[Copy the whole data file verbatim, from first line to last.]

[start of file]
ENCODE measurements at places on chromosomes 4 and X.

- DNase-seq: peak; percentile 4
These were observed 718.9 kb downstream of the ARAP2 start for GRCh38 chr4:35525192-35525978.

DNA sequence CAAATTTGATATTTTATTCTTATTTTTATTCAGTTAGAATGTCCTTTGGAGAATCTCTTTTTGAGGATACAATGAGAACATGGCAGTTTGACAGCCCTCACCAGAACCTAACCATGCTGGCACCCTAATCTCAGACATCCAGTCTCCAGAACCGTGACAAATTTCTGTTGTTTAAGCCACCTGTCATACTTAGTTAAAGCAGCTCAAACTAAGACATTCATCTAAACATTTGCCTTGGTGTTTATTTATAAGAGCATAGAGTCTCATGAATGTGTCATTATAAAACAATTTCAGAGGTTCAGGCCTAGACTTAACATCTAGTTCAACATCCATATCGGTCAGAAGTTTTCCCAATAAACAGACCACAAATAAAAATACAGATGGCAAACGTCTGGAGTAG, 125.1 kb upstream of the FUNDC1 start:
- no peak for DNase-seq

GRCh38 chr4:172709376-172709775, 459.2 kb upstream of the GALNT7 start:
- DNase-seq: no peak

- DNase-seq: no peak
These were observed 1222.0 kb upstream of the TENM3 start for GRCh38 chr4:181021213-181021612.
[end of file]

ENCODE measurements at places on chromosomes 4 and X.

- DNase-seq: peak; percentile 4
These were observed 718.9 kb downstream of the ARAP2 start for GRCh38 chr4:35525192-35525978.

DNA sequence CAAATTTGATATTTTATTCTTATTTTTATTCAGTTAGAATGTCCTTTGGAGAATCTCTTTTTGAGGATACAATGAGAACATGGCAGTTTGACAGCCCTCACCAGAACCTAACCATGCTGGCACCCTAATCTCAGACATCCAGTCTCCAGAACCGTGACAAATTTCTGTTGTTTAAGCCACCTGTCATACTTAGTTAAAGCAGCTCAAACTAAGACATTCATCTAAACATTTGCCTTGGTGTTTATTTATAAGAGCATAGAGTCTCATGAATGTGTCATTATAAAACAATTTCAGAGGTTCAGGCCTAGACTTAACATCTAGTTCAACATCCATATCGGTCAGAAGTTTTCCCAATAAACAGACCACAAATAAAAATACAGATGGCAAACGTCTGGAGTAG, 125.1 kb upstream of the FUNDC1 start:
- no peak for DNase-seq

GRCh38 chr4:172709376-172709775, 459.2 kb upstream of the GALNT7 start:
- DNase-seq: no peak

- DNase-seq: no peak
These were observed 1222.0 kb upstream of the TENM3 start for GRCh38 chr4:181021213-181021612.